Eyring equation

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The Eyring equation also known as Eyring–Polanyi equation in chemical kinetics relates the reaction rate to temperature. It was developed almost simultaneously in 1935 by Henry Eyring, M.G. Evans and Michael Polanyi. This equation follows from the transition state theory (aka, activated-complex theory) and contrary to the empirical Arrhenius equation this model is theoretical and based on statistical thermodynamics.

The general form of the Eyring–Polanyi equation somewhat resembles the Arrhenius equation:

where ΔG is the Gibbs energy of activation, kB is Boltzmann's constant, and h is Planck's constant.

It can be rewritten as:

To find the linear form of the Eyring-Polanyi equation:


A certain chemical reaction is performed at different temperatures and the reaction rate is determined. The plot of versus gives a straight line with slope from which the enthalpy of activation can be derived and with intercept from which the entropy of activation is derived.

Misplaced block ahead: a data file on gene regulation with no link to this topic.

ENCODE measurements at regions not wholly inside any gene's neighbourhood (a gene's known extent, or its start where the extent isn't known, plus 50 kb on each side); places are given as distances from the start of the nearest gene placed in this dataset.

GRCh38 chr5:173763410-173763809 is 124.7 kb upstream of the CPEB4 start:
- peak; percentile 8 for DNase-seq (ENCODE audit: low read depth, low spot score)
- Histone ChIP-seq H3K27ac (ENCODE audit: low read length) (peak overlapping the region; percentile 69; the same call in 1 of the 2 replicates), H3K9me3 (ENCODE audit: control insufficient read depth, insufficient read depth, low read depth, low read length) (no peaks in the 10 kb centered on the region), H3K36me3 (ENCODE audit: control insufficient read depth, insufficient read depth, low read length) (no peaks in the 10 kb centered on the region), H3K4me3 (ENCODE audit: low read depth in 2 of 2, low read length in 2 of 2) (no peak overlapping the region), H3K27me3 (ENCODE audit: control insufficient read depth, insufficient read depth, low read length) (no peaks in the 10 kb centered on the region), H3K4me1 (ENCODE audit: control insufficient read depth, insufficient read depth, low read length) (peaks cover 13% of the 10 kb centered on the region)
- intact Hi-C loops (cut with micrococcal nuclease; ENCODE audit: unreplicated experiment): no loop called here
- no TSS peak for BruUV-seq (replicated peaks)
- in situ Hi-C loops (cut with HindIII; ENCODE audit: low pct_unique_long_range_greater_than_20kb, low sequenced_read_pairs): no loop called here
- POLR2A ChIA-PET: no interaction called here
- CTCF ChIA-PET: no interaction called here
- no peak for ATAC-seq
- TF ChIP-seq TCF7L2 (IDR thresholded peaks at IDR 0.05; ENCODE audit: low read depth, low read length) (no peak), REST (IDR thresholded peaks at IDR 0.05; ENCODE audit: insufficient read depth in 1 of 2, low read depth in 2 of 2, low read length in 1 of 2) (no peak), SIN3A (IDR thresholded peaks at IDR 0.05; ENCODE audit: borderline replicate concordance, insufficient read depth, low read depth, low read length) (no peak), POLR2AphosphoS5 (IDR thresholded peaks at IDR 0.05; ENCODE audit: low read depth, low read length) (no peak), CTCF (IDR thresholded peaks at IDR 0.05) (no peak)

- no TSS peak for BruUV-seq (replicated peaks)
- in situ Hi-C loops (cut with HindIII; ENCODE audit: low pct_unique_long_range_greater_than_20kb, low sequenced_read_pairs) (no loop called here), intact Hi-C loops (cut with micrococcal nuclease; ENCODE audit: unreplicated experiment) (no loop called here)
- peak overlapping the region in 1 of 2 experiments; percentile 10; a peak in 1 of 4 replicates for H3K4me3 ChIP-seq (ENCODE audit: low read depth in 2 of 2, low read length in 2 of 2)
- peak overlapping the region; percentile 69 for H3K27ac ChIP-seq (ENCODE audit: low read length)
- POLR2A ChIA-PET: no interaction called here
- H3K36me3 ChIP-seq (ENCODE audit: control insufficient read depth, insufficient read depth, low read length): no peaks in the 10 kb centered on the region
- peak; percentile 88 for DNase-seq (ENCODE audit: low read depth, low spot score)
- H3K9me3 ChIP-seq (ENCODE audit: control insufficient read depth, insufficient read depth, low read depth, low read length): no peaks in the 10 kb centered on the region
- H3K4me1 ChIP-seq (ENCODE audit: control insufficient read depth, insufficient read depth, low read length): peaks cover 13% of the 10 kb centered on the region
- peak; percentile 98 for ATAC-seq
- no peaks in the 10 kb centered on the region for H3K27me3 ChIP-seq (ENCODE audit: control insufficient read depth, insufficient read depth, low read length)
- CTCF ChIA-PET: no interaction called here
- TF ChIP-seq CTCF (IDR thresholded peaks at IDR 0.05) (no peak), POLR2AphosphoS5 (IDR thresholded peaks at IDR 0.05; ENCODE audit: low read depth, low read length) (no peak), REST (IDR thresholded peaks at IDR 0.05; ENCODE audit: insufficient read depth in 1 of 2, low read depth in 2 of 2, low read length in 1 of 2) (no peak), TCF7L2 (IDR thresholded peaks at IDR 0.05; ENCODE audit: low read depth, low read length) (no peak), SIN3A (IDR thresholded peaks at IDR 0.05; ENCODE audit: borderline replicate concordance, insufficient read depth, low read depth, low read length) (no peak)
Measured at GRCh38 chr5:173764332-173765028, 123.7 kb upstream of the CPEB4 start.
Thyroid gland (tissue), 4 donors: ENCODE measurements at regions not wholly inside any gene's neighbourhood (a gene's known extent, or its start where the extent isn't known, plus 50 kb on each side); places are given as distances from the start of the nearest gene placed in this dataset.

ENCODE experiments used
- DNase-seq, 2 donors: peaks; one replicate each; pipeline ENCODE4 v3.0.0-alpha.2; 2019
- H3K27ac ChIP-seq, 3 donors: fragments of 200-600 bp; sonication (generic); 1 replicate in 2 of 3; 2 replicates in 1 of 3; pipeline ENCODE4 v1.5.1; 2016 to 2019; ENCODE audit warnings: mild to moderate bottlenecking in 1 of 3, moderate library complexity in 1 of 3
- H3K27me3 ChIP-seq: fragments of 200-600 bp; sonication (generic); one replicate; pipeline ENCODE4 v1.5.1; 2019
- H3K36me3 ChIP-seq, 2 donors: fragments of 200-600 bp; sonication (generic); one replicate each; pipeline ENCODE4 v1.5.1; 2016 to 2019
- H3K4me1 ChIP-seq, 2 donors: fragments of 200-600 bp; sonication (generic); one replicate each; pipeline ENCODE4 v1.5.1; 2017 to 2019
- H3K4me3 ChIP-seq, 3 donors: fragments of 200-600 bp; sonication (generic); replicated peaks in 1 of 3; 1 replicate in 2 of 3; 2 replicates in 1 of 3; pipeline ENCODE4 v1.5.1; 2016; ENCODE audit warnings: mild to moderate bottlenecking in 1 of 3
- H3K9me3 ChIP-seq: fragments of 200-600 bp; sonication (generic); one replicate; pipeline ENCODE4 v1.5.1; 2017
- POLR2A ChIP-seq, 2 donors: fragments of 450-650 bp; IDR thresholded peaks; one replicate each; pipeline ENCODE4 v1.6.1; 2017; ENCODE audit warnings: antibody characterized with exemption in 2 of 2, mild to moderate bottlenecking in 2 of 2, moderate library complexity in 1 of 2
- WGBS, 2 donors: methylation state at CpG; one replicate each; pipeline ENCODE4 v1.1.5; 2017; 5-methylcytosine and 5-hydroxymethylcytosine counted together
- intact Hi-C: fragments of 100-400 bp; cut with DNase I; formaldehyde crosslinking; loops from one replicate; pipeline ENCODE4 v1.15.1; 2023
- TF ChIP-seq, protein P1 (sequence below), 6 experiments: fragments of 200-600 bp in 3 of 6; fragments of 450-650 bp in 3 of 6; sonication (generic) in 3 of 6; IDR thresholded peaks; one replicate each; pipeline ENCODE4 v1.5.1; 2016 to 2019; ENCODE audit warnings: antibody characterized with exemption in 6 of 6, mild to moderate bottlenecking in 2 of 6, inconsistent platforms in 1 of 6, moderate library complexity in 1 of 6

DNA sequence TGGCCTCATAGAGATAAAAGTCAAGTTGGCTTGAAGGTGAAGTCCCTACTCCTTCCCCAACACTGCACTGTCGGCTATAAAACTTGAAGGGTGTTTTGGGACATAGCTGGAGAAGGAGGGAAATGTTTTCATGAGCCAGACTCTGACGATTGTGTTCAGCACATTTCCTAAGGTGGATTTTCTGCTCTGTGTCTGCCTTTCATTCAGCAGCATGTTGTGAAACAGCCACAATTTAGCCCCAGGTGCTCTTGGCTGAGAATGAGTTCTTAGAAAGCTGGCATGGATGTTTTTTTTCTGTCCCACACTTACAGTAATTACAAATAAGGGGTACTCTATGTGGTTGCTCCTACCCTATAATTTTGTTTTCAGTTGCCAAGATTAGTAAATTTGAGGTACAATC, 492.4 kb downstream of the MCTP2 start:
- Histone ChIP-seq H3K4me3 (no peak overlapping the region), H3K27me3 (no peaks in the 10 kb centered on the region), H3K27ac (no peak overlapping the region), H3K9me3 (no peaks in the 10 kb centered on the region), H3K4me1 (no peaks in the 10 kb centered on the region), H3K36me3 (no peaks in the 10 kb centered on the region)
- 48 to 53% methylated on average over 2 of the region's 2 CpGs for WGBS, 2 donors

• Evans, M.G. (1935). Trans. Faraday Soc. 31: 875. Unknown parameter |coauthors= ignored (help); Missing or empty |title= (help)
  • Eyring, H. (1935). J. Chem. Phys. 3: 107. Missing or empty |title= (help)
  • Eyring, H. (1931). Z. Phys. Chem. Abt. B. 12: 279. Unknown parameter |coauthors= ignored (help); Missing or empty |title= (help)
  • Laidler, K.J. (1983). "The development of Transition-State Theory". J. Phys. Chem. 87: 2657–2664. doi:10.1021/j100238a002. Unknown parameter |coauthors= ignored (help)
  • Polanyi, J.C. (1987). "Some concepts in reaction dynamics. Science". 236 (4802): 680–690.

External links

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